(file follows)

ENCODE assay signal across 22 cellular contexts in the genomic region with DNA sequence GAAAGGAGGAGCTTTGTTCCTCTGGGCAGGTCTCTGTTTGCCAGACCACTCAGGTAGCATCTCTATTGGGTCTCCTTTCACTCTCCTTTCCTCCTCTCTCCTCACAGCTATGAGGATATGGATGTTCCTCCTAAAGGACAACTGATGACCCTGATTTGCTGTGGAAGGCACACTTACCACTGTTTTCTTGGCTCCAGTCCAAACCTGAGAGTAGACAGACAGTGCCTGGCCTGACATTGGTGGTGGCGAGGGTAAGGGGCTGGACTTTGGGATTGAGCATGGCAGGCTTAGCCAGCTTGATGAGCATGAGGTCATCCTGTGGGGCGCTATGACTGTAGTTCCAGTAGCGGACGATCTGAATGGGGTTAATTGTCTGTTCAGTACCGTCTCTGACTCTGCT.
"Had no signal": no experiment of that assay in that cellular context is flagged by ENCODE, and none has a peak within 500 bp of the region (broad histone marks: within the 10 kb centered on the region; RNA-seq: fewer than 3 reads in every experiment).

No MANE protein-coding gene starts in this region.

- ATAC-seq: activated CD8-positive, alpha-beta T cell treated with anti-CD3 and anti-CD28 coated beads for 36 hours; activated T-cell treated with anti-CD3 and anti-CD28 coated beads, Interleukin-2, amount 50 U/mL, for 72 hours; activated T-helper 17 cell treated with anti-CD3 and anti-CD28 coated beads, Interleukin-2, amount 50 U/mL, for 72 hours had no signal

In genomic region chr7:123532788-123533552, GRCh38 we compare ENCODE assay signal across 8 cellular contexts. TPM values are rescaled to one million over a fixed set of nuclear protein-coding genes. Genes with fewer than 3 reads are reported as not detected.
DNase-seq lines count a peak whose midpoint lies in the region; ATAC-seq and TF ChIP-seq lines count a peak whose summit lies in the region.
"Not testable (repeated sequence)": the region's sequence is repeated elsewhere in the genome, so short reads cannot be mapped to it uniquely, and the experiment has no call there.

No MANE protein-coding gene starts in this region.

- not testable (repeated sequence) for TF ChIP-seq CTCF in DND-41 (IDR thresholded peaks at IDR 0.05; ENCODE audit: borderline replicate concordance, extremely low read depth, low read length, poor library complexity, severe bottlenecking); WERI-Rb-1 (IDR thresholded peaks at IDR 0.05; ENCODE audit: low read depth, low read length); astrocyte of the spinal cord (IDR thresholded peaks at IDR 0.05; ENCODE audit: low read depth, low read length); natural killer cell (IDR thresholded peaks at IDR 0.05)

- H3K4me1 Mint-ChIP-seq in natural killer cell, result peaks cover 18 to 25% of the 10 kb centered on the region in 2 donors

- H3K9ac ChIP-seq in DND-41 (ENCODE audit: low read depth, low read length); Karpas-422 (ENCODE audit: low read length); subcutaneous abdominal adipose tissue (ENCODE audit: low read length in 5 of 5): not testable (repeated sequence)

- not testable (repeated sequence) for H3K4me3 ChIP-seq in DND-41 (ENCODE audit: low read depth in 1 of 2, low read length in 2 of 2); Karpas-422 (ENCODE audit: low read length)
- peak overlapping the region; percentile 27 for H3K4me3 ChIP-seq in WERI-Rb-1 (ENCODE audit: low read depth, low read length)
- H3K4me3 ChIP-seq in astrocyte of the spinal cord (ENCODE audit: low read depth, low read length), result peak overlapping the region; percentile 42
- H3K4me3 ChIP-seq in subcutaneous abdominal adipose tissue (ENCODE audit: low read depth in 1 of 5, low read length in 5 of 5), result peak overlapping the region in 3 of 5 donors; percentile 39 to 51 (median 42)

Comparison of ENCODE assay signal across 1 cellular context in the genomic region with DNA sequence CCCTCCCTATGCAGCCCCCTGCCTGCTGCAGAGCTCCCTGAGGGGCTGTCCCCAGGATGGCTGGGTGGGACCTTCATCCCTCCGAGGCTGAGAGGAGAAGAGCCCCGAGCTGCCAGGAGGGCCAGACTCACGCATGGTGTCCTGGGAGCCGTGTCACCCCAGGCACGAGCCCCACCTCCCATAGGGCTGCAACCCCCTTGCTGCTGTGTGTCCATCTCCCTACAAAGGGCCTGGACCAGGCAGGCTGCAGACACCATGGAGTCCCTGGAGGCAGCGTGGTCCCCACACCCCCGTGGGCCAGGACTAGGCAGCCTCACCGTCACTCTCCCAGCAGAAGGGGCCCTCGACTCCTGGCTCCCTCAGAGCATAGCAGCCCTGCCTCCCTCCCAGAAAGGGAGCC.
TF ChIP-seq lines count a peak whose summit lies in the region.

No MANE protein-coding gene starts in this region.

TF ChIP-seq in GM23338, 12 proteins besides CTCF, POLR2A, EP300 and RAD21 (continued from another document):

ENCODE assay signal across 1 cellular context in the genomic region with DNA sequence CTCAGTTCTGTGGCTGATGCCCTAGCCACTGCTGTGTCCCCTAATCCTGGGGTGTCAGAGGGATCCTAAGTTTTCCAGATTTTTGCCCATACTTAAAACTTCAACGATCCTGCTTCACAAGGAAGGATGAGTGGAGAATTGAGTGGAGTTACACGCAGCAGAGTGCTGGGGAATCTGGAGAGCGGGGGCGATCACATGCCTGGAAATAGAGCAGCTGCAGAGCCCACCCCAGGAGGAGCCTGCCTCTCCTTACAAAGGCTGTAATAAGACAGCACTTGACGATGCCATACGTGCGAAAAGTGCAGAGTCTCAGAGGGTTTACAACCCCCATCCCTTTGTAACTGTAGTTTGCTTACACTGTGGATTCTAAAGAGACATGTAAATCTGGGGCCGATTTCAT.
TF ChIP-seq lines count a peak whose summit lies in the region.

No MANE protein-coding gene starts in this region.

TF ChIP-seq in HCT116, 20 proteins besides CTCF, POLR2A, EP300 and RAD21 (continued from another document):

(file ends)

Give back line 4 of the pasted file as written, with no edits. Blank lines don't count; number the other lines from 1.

- ATAC-seq: activated CD8-positive, alpha-beta T cell treated with anti-CD3 and anti-CD28 coated beads for 36 hours; activated T-cell treated with anti-CD3 and anti-CD28 coated beads, Interleukin-2, amount 50 U/mL, for 72 hours; activated T-helper 17 cell treated with anti-CD3 and anti-CD28 coated beads, Interleukin-2, amount 50 U/mL, for 72 hours had no signal